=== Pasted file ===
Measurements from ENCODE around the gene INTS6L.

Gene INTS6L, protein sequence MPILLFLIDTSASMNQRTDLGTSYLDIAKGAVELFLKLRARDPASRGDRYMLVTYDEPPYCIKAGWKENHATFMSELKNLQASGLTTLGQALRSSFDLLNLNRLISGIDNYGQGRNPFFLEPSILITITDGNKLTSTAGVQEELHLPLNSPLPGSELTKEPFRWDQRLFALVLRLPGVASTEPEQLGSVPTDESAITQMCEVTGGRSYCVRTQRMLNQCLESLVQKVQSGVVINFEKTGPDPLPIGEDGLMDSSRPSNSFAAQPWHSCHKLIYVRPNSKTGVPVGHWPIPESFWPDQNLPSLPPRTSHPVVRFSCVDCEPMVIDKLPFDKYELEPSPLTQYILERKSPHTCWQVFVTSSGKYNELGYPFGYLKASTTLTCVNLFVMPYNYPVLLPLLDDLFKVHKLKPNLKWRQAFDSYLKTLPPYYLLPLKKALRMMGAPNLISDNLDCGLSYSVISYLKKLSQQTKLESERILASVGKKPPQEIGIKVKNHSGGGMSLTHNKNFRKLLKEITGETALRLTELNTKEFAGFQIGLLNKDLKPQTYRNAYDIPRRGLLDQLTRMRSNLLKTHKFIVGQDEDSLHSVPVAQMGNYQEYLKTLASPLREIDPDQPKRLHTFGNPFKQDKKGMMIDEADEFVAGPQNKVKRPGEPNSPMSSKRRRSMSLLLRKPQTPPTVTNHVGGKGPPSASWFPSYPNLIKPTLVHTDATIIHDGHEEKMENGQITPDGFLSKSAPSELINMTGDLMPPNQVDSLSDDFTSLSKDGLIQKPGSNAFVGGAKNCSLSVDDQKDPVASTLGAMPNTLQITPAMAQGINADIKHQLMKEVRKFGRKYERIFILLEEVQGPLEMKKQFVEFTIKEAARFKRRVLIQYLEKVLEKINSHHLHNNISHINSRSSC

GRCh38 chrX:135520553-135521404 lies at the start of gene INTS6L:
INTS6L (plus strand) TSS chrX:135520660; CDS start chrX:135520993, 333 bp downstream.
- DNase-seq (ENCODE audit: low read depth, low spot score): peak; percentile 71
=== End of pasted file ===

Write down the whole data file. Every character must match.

Measurements from ENCODE around the gene INTS6L.

Gene INTS6L, protein sequence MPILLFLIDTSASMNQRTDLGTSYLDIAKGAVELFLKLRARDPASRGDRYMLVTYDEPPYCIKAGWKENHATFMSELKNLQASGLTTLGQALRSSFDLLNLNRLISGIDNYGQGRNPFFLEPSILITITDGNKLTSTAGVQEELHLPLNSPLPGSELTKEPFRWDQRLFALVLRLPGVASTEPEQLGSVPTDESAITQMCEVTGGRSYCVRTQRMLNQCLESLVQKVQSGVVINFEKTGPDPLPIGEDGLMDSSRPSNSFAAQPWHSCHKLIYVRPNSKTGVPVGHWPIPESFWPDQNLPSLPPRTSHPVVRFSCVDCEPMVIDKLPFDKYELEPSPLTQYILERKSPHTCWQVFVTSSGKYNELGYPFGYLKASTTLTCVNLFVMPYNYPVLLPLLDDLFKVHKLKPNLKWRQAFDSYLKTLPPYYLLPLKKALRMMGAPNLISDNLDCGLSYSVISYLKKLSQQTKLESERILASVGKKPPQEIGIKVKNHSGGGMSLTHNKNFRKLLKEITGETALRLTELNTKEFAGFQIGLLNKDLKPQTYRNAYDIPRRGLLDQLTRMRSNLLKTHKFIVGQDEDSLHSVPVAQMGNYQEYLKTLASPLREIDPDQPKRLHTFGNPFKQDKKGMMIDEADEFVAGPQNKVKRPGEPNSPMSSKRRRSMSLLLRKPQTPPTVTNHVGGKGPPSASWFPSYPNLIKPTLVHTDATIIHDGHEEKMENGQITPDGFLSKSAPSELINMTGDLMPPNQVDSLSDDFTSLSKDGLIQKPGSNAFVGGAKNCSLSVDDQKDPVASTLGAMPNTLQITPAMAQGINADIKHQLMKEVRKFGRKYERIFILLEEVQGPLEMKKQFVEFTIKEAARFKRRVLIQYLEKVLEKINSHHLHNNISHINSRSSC

GRCh38 chrX:135520553-135521404 lies at the start of gene INTS6L:
INTS6L (plus strand) TSS chrX:135520660; CDS start chrX:135520993, 333 bp downstream.
- DNase-seq (ENCODE audit: low read depth, low spot score): peak; percentile 71